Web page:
I remember an old saying from my school days back in the 1950s and 1960s. It’s what my mum – and everyone else’s – used to tell us when we came home complaining that somebody had called us names in the playground. It went like this:
Sticks and stones may break my bones but words will never hurt me
At the time, it seemed like a charm, because when we trotted that out with attitude, we were left alone, and the bullies – because that’s what they were – moved on to new targets. However, as we get older, we realise the real power of words, because the truth is, words can be every bit as abusive and harmful as blows, or the proverbial ‘sticks and stones.’ Physical scars fade with time, but the mental scars left by verbal abuse can remain with you for a long time – perhaps always. Of course, people who are subjected to physical abuse usually have to deal with verbal and/or emotional abuse as well, but there’s still an assumption by some that words don’t have a lasting effect, and that we should make more of an effort to ‘get over it.’ Which brings me to another old saying:
The pen is mightier than the sword
The gist of this saying is in direct contradiction to ‘sticks and stones.’ Think of the power of words to make a lasting impression, for good or ill, via articles, plays or books. Shakespeare’s plays were written almost 500 years ago, yet they still resonate today, speaking to the soul, and psychologists often quote him when illustrating points. If we accept that, then we must also accept the power of words to bring us pleasure or sorrow.
That means our voice and our mind can be weapons of mass destruction if we don’t pay attention to what they articulate, if we don’t think before we speak. We all say things we’re later sorry for in the heat of the moment; we’re only human, after all. However, we’d do well to remember another well-known quote, this time from the Sufi poet Rumi (1207 – 1273).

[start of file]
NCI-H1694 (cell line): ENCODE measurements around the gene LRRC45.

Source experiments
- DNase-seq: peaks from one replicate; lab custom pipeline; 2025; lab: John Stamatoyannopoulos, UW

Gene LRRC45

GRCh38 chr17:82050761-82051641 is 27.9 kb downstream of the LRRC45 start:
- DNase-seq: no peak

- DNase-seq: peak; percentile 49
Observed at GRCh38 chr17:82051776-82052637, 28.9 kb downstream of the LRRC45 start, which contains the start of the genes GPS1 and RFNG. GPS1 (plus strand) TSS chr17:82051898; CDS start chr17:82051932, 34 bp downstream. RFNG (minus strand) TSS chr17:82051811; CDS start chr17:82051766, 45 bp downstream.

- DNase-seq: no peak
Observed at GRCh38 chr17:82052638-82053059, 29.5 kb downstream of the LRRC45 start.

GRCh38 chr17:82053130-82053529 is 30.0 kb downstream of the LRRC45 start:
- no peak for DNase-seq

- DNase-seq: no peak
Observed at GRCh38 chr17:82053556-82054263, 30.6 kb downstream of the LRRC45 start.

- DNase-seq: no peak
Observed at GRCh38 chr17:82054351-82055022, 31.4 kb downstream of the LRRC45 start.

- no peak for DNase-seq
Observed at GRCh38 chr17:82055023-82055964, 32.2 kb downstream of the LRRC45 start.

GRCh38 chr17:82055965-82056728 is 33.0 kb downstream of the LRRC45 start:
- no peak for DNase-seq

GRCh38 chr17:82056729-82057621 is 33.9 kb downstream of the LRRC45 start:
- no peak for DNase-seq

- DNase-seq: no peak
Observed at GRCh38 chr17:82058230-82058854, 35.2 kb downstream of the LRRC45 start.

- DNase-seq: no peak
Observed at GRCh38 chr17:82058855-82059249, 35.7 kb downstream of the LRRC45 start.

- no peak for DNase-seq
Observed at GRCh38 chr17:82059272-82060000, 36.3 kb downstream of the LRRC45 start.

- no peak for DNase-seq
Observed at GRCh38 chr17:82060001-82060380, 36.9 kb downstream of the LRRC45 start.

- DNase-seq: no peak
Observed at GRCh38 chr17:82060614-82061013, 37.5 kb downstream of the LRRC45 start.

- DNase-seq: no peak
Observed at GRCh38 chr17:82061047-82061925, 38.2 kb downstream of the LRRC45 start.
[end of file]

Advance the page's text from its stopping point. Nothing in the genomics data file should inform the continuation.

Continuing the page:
Before you speak, let your words pass through three gates; Is it True? Is it Necessary? Is it Kind?
800 years ago, Rumi realised how potentially harmful words could be. However, if you filter them through his ‘Gates of Speech,’ you can reduce the possibility of lasting damage.
Is it True?
Obviously if it’s not, it shouldn’t be said at all, so we must avoid passing on second-hand gossip. It may seem harmless enough, but we can’t possibly know what triggers other people, or what challenges they have faced, and may still be dealing with. While even the truth can hurt, spreading falsehoods can do so much more damage, because there’s usually an element of judgement in there as well, and that pulls down the speaker as well as the intended recipient.
Is it Necessary?
Just because something can be said, it doesn’t necessarily follow that it should be said. The young mother struggling to soothe a crying baby already knows it’s disruptive for those around her, she doesn’t need anyone to tell her and make her feel even more of a failure as a mother than she does already. If that sounds a bit extreme, as we just noted, we can’t know what challenges others face, and how our words may impact on someone already struggling with low self-esteem or mastering new roles in life.
Is it Kind?
Even if our speech passes safely through the first two gates, we’re still not out of the woods. Although what we have to say may be hard for the recipient to take, we can at least impart it in a way that’s supportive and loving rather than destructive and cruel. What this really means is giving thought to what you say, rather than speaking first and thinking about your words and their possible effects later. What we sometimes fail to realise is that bad words can impact adversely on ourselves as well as the recipient.
If we’re saying things that may upset or embarrass others, those words are not coming from a place of love, and if we think of ourselves as spiritual beings, then everything we think, say and do should come from a desire to do only good, for ourselves and others. So if we’re hurting others with our words, we are also damaging our own spiritual wellbeing, even though it might not be obvious at the time.
As we’ve discussed previously in other articles, only two energies matter to us spiritually, the energy of fear and lack and the energy of love and gratitude. Harsh words come from fear energy, and they lower our vibration. Remember if we want to communicate with Spirit, or feel connected to the universe, our vibrational energy needs to be high, so speaking unkindly diminishes ourselves, as well as the targets of our harsh words.
It’s not ‘Only Words,’ it’s much more powerful than that. We attract what we put out, so if we radiate unkindness and anger, even in the form of words rather than deeds, we attract more of the same into our own lives. Spiritual people often say ‘intention is everything,’ and it’s true. If your words are intended to hurt someone else, then that hurt will eventually come back to you in some way.
My Mum was very wise, and although she came out with the ‘sticks and stones’ saying, she also had another one, and I try to live by it every day. I’ll leave you with that thought for now.
If you can’t say anything kind, it’s better to say nothing at all.